Discussions about the Internet of Things often focus on the billions of devices that are or will be connected to the Internet.
But what about all the data being generated from those connected devices and sensors used by retailers, law enforcement and government? How is that data safeguarded, and in what context is it used? Is a data-based assertion made in one context still valid in a separate context?
Context is key to understanding when data is and is not useful, Dan Doney, chief innovation officer for the Defense Intelligence Agency, said at the Nextgov Prime conference in Washington, D.C., on Tuesday.
“The data in context is very useful. Data outside of context is dangerous,” said Doney. Unfortunately, “we are not in a good place in terms of understanding the value of information in context.”
The Sept. 11 terrorist attacks are a tragic example of that pitfall, he said. There was available data, but the government could not match it to a specific context in order to make an assessment.
On the flip side, there are also security concerns about who has access to what data. “Do we have a need to share, or do we have a need to lock down and protect? The problem is, we’re not advancing the understanding of information in context fast enough,” Doney added.
The Defense Department and the Office of the Director of National Intelligence are working through how best to reconcile any differences between two major initiatives to secure and share more information and consolidate IT assets.
“How do we ensure that you can develop once and run anywhere?” asked David Mihelcic, chief technology officer at the Defense Information Systems Agency. That’s true for data that resides on multiple clouds in the Intelligence Community Information Technology Enterprise or DOD’s Joint Information Environment, according to Mihelcic, who spoke alongside Doney.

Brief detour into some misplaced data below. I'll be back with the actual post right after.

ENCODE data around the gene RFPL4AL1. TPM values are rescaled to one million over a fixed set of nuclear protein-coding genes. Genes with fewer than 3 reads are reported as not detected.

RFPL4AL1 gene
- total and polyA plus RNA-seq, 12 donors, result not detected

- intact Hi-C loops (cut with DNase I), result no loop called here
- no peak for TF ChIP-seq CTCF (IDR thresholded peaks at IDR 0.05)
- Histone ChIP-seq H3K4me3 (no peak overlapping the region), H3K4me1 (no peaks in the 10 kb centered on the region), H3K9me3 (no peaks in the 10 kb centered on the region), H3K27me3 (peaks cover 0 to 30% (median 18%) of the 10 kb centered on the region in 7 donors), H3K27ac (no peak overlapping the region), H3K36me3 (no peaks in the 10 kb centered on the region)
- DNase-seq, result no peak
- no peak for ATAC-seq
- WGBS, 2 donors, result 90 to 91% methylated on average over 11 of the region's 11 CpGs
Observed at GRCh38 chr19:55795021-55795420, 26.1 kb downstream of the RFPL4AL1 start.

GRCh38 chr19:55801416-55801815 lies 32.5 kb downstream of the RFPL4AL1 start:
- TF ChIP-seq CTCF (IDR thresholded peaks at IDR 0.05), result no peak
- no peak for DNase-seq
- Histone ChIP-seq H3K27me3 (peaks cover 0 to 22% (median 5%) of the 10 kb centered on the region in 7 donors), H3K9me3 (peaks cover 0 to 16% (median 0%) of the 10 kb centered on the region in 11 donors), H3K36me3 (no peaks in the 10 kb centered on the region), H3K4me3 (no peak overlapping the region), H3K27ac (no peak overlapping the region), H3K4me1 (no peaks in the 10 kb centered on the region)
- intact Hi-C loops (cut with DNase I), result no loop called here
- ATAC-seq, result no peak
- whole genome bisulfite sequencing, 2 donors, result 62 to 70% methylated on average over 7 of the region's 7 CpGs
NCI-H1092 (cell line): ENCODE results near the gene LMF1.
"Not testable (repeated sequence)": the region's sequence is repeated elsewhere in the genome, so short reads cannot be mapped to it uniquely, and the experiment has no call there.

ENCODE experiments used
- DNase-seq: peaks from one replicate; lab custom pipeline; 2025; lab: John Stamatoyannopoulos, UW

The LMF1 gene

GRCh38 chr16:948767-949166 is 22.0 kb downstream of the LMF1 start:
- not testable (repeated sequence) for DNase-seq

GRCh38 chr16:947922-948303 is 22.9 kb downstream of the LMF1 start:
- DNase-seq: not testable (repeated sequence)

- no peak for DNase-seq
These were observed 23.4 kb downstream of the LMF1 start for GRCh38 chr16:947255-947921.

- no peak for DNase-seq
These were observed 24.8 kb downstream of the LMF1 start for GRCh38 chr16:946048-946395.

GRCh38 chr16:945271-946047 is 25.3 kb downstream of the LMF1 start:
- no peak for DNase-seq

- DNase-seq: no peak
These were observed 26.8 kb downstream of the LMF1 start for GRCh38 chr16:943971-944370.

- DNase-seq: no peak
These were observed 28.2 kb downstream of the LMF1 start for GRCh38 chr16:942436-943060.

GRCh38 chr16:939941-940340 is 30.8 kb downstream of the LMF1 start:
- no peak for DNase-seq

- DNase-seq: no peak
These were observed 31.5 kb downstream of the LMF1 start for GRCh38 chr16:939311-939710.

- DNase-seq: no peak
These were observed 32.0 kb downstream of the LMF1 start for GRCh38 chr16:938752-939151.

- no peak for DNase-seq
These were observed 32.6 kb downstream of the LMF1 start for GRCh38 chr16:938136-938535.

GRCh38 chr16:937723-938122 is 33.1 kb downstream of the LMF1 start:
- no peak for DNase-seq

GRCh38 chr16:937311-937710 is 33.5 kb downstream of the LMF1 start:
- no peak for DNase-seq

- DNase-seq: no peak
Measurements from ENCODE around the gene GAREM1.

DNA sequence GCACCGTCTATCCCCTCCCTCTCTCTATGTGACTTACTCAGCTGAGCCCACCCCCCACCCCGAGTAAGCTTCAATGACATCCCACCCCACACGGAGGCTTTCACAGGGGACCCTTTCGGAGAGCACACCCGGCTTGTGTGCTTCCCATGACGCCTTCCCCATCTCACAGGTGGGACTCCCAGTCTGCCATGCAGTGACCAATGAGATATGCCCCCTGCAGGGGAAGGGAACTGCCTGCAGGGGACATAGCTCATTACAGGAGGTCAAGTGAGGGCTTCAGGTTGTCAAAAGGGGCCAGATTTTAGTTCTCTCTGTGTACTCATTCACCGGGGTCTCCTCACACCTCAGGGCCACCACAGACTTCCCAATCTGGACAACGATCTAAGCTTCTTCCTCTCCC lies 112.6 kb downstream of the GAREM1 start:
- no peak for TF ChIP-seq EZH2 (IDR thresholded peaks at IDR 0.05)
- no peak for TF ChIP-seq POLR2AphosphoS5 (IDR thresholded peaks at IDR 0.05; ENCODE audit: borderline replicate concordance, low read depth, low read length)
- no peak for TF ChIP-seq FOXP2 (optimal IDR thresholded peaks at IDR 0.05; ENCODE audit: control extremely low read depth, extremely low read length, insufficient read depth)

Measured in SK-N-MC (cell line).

Sensors on the Battlefield
For Mihelcic, the Internet of Everything is a huge opportunity.
“Every soldier is a sensor,” he said. “Every soldier is thousands of sensors, potentially, and the ability to take that data and do something useful and interesting, something unanticipated with it, is a huge topic of focus for both the Department of Defense and the intelligence community.”
Outfitting soldiers with sensors and cameras is part of the world the modern soldier must live in, Mihelcic said in response to questions about how that generated data will be used and if it could be used against the soldier who created it. Sensors are everywhere, he explained. Most people have cameras in their pockets, and “we are constantly under surveillance.”
“I don’t think we can put the genie back in the bottle,” he noted. “I don’t think I’m going to get anybody here to take their iPhone and throw it in a shredder at the end of this discussion.”
Mihelcic said there are strict rules that govern how camera data for official purposes can be used. In some cases, data will be used for legal, intelligence and tactical purposes. “Our focus as we move forward in the IoT is, how do we maintain an individual’s right to privacy and organizational security?”